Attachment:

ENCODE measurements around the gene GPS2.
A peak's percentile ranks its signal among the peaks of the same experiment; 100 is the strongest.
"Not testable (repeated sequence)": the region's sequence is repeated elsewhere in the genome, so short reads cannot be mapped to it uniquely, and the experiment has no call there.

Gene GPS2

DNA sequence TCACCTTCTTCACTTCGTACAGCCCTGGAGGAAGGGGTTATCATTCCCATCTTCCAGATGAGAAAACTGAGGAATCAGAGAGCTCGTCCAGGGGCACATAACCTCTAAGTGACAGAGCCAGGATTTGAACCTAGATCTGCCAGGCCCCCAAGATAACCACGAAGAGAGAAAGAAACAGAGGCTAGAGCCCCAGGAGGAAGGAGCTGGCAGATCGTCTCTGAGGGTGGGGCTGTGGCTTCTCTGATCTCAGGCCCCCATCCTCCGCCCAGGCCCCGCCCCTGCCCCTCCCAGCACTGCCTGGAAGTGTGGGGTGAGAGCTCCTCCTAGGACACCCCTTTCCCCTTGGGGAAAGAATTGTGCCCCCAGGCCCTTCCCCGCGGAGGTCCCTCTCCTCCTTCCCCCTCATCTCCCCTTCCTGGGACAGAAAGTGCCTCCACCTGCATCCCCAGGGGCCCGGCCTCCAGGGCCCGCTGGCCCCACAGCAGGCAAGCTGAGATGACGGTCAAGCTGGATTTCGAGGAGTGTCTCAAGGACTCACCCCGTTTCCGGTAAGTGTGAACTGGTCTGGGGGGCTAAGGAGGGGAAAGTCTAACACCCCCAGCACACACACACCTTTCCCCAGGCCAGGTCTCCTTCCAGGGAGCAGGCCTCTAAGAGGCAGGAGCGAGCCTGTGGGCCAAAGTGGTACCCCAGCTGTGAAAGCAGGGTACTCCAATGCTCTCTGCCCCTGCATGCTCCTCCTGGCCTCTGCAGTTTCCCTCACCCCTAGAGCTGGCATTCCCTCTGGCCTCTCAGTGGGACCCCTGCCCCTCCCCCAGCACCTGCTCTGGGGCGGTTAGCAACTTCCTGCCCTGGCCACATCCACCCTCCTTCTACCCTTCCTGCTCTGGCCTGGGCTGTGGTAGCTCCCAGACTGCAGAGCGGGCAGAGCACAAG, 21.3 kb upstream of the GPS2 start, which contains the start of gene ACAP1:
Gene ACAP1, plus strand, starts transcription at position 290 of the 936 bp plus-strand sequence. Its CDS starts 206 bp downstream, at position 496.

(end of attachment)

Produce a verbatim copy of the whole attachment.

ENCODE measurements around the gene GPS2.
A peak's percentile ranks its signal among the peaks of the same experiment; 100 is the strongest.
"Not testable (repeated sequence)": the region's sequence is repeated elsewhere in the genome, so short reads cannot be mapped to it uniquely, and the experiment has no call there.

Gene GPS2

DNA sequence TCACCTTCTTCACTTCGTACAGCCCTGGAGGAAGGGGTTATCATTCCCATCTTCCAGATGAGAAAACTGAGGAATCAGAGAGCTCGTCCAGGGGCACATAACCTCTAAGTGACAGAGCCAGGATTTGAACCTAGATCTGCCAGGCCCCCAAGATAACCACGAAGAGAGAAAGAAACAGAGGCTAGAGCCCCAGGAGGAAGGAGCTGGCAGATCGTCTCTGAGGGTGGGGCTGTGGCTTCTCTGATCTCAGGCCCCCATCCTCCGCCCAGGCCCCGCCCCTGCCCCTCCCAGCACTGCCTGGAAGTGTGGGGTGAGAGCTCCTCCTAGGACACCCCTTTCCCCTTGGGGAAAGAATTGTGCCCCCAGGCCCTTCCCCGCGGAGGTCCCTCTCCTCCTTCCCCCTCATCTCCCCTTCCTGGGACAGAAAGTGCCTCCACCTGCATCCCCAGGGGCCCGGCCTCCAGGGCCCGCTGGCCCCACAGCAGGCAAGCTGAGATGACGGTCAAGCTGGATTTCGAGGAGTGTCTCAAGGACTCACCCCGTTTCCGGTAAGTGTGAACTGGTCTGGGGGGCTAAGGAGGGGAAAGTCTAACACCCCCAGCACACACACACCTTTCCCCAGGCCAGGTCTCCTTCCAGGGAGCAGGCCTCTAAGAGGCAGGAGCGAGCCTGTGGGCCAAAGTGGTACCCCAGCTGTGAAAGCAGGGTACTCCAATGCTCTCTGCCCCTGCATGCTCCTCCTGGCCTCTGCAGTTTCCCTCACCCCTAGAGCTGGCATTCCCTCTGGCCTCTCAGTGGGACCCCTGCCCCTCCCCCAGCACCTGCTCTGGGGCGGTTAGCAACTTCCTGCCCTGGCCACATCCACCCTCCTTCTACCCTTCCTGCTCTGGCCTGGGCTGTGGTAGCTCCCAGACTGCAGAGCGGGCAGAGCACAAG, 21.3 kb upstream of the GPS2 start, which contains the start of gene ACAP1:
Gene ACAP1, plus strand, starts transcription at position 290 of the 936 bp plus-strand sequence. Its CDS starts 206 bp downstream, at position 496.